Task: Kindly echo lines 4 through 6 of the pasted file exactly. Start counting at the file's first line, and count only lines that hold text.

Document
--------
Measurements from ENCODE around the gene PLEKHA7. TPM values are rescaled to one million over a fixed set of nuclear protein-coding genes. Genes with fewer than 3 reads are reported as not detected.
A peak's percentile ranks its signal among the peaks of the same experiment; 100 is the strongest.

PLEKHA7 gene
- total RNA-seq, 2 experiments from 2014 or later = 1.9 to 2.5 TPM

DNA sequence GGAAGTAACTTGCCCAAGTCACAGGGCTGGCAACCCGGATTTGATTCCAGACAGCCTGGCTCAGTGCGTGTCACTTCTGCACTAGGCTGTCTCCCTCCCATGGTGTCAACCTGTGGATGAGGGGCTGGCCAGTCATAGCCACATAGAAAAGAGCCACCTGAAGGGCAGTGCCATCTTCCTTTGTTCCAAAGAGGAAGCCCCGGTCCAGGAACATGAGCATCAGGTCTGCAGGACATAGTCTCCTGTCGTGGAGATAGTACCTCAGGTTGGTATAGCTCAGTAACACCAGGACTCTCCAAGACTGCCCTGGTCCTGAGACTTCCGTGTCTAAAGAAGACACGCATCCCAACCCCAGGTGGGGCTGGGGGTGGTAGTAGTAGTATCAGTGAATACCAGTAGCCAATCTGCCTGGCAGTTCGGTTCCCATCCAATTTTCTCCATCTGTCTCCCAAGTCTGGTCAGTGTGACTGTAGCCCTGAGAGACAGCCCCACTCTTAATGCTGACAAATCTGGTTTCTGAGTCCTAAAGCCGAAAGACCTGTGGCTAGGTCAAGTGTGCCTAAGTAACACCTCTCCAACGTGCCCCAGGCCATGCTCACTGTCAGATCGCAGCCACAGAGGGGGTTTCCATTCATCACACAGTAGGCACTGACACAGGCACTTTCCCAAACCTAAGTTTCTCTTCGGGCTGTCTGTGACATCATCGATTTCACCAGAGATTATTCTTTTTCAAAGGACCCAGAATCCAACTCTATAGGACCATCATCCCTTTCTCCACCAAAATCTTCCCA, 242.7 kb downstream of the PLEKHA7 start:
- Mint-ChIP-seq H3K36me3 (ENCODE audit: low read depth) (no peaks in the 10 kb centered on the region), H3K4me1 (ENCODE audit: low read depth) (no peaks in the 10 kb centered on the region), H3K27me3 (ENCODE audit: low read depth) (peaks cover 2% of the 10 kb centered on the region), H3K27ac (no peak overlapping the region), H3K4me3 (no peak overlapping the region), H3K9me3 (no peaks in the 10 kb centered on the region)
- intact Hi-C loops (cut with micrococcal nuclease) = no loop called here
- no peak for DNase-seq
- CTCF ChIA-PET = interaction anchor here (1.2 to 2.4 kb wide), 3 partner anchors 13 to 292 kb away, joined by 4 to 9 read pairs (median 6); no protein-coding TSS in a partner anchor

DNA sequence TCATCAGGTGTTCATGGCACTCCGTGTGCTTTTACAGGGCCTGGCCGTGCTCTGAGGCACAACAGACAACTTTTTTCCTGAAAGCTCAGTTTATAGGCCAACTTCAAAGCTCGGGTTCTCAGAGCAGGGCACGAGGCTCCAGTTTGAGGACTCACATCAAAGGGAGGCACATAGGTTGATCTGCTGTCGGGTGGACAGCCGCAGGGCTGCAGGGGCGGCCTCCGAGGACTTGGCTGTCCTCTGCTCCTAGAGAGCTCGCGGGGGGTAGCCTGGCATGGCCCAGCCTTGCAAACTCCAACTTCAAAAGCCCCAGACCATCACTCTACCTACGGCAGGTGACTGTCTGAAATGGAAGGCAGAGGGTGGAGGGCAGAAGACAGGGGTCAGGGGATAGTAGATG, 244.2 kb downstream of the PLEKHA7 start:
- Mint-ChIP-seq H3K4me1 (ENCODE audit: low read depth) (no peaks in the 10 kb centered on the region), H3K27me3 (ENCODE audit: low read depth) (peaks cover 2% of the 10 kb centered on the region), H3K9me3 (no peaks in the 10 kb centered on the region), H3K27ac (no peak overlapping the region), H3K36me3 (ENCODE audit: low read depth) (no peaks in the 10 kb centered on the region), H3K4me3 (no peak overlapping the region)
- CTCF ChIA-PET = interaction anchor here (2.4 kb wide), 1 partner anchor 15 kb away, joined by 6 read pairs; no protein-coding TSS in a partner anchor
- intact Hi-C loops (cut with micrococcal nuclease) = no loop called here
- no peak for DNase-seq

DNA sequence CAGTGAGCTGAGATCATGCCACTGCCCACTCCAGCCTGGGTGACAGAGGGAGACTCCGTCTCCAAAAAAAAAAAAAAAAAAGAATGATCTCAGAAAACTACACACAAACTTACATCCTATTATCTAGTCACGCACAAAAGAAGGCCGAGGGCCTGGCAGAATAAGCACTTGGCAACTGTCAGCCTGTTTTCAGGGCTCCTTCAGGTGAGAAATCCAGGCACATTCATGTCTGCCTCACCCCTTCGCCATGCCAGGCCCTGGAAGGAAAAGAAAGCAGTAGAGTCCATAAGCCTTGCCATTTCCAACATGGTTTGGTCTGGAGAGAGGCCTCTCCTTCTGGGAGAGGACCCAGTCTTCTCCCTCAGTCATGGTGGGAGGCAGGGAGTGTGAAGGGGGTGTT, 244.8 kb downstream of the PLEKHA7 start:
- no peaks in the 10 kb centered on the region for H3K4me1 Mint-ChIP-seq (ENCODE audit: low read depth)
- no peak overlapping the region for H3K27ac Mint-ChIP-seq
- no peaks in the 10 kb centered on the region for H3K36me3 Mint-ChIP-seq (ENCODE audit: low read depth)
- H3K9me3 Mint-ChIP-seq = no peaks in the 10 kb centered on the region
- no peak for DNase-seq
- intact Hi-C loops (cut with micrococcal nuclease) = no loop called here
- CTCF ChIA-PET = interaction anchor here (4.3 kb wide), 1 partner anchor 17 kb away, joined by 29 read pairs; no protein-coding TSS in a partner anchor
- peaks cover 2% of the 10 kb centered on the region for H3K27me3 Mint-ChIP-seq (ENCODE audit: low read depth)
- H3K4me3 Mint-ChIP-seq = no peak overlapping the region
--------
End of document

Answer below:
- total RNA-seq, 2 experiments from 2014 or later = 1.9 to 2.5 TPM

DNA sequence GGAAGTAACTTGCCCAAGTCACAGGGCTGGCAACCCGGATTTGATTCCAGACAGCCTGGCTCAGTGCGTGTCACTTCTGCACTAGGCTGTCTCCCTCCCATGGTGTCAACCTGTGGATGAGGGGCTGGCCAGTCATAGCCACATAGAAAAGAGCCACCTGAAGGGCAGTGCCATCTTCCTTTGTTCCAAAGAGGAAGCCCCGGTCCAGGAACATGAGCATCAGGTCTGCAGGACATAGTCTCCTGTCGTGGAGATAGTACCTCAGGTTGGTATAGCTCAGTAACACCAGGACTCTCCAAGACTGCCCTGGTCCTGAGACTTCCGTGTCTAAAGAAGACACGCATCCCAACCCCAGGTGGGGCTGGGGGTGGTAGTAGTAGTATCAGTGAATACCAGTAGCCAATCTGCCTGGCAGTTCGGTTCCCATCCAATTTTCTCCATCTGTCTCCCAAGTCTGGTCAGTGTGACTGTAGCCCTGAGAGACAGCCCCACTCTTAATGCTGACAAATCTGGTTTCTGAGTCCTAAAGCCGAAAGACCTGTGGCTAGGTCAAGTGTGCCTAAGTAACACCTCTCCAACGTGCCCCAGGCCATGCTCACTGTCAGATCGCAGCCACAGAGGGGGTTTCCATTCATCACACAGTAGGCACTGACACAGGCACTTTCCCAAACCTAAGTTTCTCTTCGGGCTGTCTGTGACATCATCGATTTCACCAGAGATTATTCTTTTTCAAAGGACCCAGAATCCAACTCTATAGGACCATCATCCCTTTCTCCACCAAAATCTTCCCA, 242.7 kb downstream of the PLEKHA7 start:
- Mint-ChIP-seq H3K36me3 (ENCODE audit: low read depth) (no peaks in the 10 kb centered on the region), H3K4me1 (ENCODE audit: low read depth) (no peaks in the 10 kb centered on the region), H3K27me3 (ENCODE audit: low read depth) (peaks cover 2% of the 10 kb centered on the region), H3K27ac (no peak overlapping the region), H3K4me3 (no peak overlapping the region), H3K9me3 (no peaks in the 10 kb centered on the region)